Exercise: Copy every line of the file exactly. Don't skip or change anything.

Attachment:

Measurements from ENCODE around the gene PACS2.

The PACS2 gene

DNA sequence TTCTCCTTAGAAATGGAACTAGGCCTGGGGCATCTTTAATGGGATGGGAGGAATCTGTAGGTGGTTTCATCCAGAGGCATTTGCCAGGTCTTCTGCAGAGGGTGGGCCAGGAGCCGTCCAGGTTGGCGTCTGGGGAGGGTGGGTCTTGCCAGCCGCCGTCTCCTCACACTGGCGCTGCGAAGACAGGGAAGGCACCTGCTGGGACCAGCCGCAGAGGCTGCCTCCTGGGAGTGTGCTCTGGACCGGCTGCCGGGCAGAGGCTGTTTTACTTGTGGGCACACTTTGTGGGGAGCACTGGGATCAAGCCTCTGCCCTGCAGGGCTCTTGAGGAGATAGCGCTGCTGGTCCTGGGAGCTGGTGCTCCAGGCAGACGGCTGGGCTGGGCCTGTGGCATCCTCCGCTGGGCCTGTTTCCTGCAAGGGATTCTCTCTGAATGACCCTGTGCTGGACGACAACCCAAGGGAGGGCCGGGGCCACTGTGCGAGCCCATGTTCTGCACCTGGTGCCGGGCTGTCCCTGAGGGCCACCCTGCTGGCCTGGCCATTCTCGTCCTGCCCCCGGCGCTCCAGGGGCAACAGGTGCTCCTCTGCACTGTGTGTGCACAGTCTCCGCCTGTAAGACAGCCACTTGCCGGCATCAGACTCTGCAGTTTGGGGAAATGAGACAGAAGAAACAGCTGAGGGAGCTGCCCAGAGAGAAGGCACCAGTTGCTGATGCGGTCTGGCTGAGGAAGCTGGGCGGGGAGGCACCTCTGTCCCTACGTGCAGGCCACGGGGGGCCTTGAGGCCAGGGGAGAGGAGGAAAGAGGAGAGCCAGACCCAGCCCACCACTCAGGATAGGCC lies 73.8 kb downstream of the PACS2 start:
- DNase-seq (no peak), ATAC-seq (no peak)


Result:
Measurements from ENCODE around the gene PACS2.

The PACS2 gene

DNA sequence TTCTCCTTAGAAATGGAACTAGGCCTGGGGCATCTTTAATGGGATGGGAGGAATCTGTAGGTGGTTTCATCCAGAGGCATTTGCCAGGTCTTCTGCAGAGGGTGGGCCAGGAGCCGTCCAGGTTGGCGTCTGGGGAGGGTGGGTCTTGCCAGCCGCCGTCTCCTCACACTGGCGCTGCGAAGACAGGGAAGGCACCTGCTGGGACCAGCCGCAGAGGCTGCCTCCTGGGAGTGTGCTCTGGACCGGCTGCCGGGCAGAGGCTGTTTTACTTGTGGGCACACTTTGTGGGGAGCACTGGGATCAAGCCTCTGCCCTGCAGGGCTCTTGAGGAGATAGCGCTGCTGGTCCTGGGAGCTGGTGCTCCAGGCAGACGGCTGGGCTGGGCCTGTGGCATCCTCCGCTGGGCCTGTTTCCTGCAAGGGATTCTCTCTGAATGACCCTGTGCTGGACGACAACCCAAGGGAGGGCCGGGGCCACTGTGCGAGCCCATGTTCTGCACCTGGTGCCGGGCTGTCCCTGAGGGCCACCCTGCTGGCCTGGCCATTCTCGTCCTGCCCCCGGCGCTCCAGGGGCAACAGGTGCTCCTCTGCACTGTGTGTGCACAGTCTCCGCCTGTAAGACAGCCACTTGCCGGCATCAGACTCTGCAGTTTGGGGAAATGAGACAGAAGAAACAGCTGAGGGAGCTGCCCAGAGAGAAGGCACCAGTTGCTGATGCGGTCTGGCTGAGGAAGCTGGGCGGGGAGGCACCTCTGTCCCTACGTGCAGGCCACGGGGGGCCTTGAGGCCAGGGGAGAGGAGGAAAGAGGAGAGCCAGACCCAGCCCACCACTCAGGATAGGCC lies 73.8 kb downstream of the PACS2 start:
- DNase-seq (no peak), ATAC-seq (no peak)